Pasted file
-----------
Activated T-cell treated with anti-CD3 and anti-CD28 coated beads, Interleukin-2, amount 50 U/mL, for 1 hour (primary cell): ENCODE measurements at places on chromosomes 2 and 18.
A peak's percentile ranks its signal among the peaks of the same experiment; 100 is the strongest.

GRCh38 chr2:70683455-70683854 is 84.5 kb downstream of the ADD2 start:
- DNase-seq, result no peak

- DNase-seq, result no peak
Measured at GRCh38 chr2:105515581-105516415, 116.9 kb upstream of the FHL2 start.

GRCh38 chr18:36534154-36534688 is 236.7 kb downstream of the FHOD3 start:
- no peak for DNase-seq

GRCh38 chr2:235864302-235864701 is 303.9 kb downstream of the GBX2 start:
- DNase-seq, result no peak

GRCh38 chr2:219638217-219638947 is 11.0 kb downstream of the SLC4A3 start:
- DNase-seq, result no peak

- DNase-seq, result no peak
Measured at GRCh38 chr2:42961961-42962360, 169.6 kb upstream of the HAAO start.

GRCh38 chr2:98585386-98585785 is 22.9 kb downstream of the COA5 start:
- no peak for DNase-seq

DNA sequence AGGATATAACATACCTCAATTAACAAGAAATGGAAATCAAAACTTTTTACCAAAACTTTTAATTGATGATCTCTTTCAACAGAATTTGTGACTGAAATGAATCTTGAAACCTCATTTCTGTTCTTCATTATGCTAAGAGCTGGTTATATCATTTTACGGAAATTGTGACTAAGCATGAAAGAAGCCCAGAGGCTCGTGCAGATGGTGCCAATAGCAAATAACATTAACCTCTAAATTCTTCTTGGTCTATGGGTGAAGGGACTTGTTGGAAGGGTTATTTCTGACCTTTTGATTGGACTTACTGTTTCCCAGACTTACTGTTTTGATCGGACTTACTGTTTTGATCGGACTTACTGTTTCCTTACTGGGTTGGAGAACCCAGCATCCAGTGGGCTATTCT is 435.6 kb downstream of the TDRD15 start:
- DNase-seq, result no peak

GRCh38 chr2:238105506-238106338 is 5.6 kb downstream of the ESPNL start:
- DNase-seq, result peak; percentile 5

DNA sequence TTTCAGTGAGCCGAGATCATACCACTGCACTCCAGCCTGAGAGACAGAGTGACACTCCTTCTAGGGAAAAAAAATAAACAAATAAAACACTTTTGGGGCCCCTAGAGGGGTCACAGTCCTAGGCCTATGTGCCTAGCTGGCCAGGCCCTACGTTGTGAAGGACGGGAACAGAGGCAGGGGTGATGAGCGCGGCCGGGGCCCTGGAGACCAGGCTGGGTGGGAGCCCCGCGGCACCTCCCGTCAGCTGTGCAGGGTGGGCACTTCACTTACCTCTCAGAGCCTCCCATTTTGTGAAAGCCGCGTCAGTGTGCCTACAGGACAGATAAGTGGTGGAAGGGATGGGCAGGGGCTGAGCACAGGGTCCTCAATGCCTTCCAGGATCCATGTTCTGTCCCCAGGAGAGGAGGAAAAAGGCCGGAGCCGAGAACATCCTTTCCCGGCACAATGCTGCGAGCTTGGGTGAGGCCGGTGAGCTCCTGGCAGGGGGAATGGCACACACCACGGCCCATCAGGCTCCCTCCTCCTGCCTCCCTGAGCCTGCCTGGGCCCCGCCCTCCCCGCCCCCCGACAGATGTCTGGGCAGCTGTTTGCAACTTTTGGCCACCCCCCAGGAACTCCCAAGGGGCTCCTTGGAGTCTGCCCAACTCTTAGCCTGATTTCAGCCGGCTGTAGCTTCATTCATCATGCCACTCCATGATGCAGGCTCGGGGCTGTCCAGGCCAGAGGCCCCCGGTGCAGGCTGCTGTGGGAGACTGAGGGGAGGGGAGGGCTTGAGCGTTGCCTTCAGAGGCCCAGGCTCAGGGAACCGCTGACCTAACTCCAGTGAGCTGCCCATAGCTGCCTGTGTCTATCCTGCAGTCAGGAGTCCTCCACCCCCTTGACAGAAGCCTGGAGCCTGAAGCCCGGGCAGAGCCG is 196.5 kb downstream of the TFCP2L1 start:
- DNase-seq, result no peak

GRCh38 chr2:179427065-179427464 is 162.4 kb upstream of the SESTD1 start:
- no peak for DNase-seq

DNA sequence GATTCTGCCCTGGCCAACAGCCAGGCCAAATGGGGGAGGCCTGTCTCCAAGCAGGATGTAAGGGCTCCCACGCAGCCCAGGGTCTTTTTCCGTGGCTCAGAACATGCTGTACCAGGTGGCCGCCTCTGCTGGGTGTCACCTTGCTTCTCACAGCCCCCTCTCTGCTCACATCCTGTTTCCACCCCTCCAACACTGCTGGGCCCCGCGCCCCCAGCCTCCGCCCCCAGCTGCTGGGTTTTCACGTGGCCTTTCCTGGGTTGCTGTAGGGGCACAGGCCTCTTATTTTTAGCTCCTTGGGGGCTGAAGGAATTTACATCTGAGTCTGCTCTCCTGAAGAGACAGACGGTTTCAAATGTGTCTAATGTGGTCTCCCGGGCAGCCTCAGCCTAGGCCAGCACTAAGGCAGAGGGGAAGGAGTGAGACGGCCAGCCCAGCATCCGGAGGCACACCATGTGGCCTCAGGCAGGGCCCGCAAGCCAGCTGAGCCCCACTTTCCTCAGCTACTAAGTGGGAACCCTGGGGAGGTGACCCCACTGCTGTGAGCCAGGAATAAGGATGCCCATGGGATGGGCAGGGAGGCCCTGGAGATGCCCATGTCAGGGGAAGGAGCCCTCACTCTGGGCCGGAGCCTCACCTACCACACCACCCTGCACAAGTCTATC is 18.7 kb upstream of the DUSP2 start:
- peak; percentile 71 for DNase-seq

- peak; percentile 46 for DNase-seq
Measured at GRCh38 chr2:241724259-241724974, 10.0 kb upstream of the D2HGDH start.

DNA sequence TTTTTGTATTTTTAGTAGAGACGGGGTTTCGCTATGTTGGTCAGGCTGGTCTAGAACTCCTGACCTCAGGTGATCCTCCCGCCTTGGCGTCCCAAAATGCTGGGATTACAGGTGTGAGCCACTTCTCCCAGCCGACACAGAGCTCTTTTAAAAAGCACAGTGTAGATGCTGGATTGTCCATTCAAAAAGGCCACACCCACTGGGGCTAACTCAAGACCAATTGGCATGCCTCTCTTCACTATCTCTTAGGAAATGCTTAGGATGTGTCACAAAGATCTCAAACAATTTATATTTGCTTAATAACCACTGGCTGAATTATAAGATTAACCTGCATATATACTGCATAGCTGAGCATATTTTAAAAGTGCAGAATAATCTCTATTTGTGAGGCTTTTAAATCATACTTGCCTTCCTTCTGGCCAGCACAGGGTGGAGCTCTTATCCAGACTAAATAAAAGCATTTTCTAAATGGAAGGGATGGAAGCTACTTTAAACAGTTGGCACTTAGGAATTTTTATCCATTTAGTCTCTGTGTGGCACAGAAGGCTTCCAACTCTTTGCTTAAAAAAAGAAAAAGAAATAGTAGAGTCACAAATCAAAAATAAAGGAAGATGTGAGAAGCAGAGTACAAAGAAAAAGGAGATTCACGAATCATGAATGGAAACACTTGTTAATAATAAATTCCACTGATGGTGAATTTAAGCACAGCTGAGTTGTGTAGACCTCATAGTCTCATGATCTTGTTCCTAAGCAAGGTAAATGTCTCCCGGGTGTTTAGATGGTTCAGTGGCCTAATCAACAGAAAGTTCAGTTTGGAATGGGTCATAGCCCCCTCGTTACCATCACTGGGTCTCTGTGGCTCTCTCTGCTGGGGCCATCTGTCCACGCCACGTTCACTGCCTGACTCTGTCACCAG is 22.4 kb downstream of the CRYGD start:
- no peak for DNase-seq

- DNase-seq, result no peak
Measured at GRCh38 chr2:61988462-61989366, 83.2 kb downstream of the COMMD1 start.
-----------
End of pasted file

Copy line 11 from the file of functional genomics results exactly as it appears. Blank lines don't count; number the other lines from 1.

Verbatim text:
GRCh38 chr2:219638217-219638947 is 11.0 kb downstream of the SLC4A3 start: